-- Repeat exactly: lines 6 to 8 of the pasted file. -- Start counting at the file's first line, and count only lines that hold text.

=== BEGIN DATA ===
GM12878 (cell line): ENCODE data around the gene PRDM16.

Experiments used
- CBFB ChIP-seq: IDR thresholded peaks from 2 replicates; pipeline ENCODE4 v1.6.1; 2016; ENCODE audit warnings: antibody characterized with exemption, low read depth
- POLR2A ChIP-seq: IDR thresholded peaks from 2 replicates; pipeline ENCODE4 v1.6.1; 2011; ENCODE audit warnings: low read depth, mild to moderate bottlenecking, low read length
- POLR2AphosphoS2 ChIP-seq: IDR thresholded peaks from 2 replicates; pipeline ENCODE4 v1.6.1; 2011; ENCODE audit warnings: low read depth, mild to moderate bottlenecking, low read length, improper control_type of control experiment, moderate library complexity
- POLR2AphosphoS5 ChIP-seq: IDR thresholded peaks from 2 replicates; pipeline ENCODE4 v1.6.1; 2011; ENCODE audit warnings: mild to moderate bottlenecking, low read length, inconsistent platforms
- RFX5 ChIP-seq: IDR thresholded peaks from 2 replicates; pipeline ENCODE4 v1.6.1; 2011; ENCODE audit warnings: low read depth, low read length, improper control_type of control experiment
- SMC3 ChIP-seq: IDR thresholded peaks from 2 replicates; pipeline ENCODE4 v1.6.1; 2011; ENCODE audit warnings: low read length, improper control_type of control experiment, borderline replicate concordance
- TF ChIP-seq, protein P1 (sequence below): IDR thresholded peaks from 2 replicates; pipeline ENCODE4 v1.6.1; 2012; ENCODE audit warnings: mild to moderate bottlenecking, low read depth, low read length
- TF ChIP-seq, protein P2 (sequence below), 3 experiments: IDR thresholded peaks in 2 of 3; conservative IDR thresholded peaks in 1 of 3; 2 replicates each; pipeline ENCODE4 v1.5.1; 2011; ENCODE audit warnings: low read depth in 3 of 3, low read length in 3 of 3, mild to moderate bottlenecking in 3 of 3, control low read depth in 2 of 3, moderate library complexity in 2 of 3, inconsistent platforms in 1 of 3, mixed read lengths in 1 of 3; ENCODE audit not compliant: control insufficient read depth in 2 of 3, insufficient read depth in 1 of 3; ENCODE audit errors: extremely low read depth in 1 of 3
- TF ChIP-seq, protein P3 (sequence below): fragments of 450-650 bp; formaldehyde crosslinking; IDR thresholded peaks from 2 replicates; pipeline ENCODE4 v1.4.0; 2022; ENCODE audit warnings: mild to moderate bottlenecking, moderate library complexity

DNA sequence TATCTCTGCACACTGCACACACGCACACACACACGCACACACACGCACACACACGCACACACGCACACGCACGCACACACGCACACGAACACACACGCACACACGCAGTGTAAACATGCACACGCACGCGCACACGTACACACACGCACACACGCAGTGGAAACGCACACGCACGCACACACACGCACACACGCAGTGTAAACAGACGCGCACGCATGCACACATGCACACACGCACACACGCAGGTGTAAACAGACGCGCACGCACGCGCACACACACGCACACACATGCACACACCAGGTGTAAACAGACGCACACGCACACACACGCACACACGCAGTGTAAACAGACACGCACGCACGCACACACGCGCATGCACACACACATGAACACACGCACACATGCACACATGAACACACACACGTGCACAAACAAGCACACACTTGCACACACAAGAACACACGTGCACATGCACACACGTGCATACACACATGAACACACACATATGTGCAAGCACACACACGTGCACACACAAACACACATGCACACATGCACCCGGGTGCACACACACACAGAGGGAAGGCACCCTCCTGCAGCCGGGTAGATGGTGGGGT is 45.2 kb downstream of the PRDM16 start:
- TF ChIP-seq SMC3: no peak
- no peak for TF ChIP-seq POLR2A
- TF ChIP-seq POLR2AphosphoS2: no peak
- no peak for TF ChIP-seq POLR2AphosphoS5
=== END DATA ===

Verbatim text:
- POLR2AphosphoS5 ChIP-seq: IDR thresholded peaks from 2 replicates; pipeline ENCODE4 v1.6.1; 2011; ENCODE audit warnings: mild to moderate bottlenecking, low read length, inconsistent platforms
- RFX5 ChIP-seq: IDR thresholded peaks from 2 replicates; pipeline ENCODE4 v1.6.1; 2011; ENCODE audit warnings: low read depth, low read length, improper control_type of control experiment
- SMC3 ChIP-seq: IDR thresholded peaks from 2 replicates; pipeline ENCODE4 v1.6.1; 2011; ENCODE audit warnings: low read length, improper control_type of control experiment, borderline replicate concordance